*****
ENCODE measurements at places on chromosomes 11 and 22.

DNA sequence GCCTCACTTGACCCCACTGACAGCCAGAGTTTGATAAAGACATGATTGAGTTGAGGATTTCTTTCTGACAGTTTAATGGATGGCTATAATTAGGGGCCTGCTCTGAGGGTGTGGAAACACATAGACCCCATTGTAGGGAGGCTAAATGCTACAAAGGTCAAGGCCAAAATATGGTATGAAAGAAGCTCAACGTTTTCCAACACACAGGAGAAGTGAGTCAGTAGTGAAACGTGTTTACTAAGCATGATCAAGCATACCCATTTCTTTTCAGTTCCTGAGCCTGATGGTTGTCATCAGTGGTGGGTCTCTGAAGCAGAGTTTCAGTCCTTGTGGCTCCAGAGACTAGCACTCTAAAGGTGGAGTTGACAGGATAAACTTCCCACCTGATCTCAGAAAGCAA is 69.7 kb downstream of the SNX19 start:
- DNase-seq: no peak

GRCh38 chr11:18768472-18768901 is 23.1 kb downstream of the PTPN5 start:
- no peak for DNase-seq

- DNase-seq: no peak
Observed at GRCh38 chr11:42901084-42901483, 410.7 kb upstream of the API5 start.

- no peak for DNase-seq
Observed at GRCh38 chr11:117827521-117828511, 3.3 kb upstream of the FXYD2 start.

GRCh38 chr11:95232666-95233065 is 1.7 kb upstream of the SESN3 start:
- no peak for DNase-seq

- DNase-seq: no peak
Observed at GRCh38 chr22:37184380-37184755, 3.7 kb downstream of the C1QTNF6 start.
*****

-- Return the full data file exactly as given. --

ENCODE measurements at places on chromosomes 11 and 22.

DNA sequence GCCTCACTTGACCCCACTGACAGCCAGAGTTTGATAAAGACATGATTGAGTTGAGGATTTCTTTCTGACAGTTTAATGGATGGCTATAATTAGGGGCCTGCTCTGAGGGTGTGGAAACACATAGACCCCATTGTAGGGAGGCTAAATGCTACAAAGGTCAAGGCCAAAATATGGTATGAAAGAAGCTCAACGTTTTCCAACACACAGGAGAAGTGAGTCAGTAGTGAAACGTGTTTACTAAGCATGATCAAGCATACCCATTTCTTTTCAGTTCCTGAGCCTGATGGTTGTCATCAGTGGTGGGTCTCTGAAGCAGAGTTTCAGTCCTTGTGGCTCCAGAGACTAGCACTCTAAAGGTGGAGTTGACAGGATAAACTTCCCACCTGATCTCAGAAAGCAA is 69.7 kb downstream of the SNX19 start:
- DNase-seq: no peak

GRCh38 chr11:18768472-18768901 is 23.1 kb downstream of the PTPN5 start:
- no peak for DNase-seq

- DNase-seq: no peak
Observed at GRCh38 chr11:42901084-42901483, 410.7 kb upstream of the API5 start.

- no peak for DNase-seq
Observed at GRCh38 chr11:117827521-117828511, 3.3 kb upstream of the FXYD2 start.

GRCh38 chr11:95232666-95233065 is 1.7 kb upstream of the SESN3 start:
- no peak for DNase-seq

- DNase-seq: no peak
Observed at GRCh38 chr22:37184380-37184755, 3.7 kb downstream of the C1QTNF6 start.